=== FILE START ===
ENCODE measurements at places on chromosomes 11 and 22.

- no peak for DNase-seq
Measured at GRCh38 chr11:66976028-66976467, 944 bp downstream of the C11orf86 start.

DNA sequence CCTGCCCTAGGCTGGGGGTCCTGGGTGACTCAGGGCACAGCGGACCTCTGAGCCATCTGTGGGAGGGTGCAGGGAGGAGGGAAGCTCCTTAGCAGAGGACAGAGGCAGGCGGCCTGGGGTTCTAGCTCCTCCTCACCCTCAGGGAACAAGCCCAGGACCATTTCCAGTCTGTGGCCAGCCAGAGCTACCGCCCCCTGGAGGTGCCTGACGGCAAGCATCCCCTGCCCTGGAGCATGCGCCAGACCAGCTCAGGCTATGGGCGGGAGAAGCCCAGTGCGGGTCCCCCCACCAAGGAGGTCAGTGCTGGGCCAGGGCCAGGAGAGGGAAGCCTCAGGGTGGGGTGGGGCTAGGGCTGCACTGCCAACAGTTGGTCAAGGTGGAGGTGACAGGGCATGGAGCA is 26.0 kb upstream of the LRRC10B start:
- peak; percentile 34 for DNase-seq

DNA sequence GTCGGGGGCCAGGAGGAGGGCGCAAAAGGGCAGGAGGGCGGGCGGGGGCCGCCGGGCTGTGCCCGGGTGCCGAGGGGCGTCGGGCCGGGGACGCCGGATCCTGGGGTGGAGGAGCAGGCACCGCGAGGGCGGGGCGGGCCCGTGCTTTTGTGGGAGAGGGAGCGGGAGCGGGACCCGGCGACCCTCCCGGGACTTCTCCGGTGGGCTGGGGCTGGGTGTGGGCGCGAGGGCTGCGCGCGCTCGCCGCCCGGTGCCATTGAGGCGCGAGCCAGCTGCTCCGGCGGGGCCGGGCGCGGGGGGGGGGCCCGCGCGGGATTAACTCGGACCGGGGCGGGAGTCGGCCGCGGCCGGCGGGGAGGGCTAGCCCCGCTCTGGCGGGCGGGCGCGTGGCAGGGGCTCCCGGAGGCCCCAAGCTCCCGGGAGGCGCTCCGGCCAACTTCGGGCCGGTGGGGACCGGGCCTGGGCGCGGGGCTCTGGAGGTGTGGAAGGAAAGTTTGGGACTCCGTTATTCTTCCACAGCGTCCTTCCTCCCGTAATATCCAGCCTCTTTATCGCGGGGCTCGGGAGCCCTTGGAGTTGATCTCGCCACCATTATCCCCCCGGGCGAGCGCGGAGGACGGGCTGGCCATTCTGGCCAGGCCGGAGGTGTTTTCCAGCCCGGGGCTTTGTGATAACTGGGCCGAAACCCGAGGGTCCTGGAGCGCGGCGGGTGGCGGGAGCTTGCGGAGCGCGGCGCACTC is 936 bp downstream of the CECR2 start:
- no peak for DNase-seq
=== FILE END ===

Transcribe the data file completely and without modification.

ENCODE measurements at places on chromosomes 11 and 22.

- no peak for DNase-seq
Measured at GRCh38 chr11:66976028-66976467, 944 bp downstream of the C11orf86 start.

DNA sequence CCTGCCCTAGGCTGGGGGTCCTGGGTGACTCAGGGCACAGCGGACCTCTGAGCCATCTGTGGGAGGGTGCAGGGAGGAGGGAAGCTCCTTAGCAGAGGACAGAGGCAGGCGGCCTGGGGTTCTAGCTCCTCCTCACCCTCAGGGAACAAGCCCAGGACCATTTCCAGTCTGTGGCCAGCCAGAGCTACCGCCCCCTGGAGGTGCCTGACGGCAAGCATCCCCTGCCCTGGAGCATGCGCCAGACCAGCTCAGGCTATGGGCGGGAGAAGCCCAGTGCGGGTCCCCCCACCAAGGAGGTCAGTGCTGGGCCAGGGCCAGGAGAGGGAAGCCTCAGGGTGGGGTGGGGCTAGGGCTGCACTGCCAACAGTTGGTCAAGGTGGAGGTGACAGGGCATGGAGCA is 26.0 kb upstream of the LRRC10B start:
- peak; percentile 34 for DNase-seq

DNA sequence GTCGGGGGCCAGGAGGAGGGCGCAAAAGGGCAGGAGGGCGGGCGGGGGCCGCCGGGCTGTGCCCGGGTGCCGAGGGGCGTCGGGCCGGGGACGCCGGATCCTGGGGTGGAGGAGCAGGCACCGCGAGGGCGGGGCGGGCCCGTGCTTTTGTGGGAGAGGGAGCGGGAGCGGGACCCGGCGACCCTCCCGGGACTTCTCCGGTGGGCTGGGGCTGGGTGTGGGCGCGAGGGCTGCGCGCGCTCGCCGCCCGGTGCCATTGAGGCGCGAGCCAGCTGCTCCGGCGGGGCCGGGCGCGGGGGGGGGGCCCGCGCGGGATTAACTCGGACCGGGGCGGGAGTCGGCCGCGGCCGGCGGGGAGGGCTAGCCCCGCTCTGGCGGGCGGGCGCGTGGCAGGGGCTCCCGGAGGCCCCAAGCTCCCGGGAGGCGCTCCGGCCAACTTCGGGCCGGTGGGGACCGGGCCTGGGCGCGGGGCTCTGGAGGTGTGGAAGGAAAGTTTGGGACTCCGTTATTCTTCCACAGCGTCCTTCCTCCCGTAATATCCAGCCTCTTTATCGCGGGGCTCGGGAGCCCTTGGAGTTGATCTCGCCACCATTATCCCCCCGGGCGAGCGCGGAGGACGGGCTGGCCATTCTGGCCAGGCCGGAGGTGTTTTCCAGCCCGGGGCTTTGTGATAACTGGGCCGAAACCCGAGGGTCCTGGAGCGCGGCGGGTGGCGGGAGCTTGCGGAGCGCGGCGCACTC is 936 bp downstream of the CECR2 start:
- no peak for DNase-seq